Bob Michaels

January 20, 2011

2 Min Read
Self-Mending Polymer Could Enable Medical Implants to Fix Themselves

Broken polymer chains reform to repair a crack in a polymer material when it is pressed together and exposed to UV light.(Photo by Krzysztof Matyjaszewski, Carnegie Mellon University)

A new polymer material that can repeatedly heal itself at room temperature when exposed to ultraviolet light could eventually lead to the development of self-mending medical implants. Created by researchers at Carnegie Mellon University (CMU; Pittsburgh) and Kyushu University (Fukuoka, Japan), the polymer heals itself when a crack is pressed together and exposed to UV light.

As reported in MIT's Technology Review, separate pieces of the material can be fused together to form a single solid piece. That same piece can also be cut into pieces and reassembled at least five times. And with further refinement, the material could mend itself many more times, remarks CMU chemistry professor Krzysztof Matyjaszewski, the research team's leader.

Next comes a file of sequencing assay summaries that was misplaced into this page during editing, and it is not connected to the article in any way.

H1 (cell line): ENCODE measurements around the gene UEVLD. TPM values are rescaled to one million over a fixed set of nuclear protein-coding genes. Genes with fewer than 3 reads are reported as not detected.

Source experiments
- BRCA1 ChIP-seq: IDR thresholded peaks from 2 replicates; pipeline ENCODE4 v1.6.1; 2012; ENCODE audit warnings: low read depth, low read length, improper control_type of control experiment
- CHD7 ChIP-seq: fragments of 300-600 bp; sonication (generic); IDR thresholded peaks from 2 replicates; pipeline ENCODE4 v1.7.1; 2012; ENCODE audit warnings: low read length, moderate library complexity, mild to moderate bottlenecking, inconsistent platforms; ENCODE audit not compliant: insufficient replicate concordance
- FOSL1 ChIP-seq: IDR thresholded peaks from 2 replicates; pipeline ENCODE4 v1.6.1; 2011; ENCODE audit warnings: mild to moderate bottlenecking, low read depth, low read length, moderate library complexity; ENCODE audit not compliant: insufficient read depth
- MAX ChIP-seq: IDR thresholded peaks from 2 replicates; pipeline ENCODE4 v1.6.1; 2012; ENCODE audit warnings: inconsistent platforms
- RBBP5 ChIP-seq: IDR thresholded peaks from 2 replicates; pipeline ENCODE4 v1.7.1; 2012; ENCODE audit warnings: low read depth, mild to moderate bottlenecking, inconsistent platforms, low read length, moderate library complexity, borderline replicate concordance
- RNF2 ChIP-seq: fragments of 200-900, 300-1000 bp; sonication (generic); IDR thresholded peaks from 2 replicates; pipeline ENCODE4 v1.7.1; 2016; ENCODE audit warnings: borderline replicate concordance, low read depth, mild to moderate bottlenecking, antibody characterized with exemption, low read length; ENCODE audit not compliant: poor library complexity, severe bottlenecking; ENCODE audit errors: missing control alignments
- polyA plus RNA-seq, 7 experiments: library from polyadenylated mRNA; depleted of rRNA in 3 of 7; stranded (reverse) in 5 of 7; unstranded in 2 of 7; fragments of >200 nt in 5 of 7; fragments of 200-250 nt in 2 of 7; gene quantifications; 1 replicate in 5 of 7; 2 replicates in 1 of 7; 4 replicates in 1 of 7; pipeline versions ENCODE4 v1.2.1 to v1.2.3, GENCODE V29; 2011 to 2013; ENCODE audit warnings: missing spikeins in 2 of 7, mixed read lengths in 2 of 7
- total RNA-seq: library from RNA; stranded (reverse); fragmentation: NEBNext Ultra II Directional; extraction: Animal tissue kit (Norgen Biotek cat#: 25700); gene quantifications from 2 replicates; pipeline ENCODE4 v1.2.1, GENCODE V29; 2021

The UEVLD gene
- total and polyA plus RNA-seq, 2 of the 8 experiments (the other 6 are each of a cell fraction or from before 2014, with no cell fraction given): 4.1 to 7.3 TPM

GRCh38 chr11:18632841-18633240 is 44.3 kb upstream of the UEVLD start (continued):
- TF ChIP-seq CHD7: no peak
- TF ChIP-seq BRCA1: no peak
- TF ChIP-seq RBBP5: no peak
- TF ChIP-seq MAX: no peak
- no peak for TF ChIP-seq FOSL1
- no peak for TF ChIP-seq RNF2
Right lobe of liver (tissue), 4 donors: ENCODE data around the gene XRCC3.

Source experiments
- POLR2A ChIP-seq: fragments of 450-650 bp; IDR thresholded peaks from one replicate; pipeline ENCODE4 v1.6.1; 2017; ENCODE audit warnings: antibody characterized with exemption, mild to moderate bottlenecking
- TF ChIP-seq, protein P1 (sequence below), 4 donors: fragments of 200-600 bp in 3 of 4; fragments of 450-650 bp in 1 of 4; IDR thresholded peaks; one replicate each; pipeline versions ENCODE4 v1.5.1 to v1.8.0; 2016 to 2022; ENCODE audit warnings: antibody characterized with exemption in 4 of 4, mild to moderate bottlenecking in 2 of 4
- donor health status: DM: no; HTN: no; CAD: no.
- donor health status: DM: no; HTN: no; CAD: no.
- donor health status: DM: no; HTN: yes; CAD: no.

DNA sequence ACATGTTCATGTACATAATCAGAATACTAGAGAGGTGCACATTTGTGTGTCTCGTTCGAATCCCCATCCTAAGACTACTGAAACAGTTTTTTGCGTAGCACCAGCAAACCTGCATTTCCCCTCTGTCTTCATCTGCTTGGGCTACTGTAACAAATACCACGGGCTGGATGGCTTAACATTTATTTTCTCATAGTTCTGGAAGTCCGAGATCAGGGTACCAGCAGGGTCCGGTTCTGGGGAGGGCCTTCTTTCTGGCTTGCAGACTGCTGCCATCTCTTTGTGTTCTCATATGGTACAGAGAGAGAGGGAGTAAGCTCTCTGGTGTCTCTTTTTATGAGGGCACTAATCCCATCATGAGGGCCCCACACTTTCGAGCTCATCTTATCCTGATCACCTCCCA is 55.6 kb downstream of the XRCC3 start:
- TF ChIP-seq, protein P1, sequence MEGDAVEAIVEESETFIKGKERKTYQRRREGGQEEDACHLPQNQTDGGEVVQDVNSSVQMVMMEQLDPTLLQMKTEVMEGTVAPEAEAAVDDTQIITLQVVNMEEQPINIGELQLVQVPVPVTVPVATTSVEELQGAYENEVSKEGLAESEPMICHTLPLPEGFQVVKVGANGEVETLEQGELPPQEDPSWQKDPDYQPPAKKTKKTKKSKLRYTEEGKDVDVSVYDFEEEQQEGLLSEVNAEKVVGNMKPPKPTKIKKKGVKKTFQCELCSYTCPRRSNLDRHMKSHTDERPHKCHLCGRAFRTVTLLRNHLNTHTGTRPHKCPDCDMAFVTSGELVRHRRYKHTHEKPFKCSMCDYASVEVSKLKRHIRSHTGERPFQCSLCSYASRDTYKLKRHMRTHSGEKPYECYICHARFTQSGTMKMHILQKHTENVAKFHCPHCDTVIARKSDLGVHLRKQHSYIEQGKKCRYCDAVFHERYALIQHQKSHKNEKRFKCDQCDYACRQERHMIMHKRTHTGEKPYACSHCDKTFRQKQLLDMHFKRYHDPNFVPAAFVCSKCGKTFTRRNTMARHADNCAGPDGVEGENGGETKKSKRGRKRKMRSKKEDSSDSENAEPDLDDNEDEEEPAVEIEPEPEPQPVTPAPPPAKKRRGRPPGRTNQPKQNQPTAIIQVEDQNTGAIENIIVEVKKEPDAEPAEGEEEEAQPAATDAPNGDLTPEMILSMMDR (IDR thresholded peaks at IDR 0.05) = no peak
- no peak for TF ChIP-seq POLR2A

The new polymer contains carbon-sulfur bonds that promote the self-healing process. "There are thousands of chemical bonds here, and even if you lose a small percent, one can think about potentially repeating the healing a hundred times," Matyjaszewski comments.

The quest for self-repairing polymers has already led scientists to develop materials that heal when exposed to heat or certain chemicals. But because the CMU team's polymer operates at room temperature, is easy to acquire and handle, can target specific areas for repair, and is a noncontact material, it is superior to self-repairing materials requiring heat or chemicals. However, the new material has two drawbacks: it requires pressure, and the repair process takes hours.

Despite its limitations, Matyjaszewski stands by the novel polymer. "You can make materials that are harder or softer," he says. "Every self-healing material is somehow unique and has advantages over the other ones. It depends on the properties and area of application.

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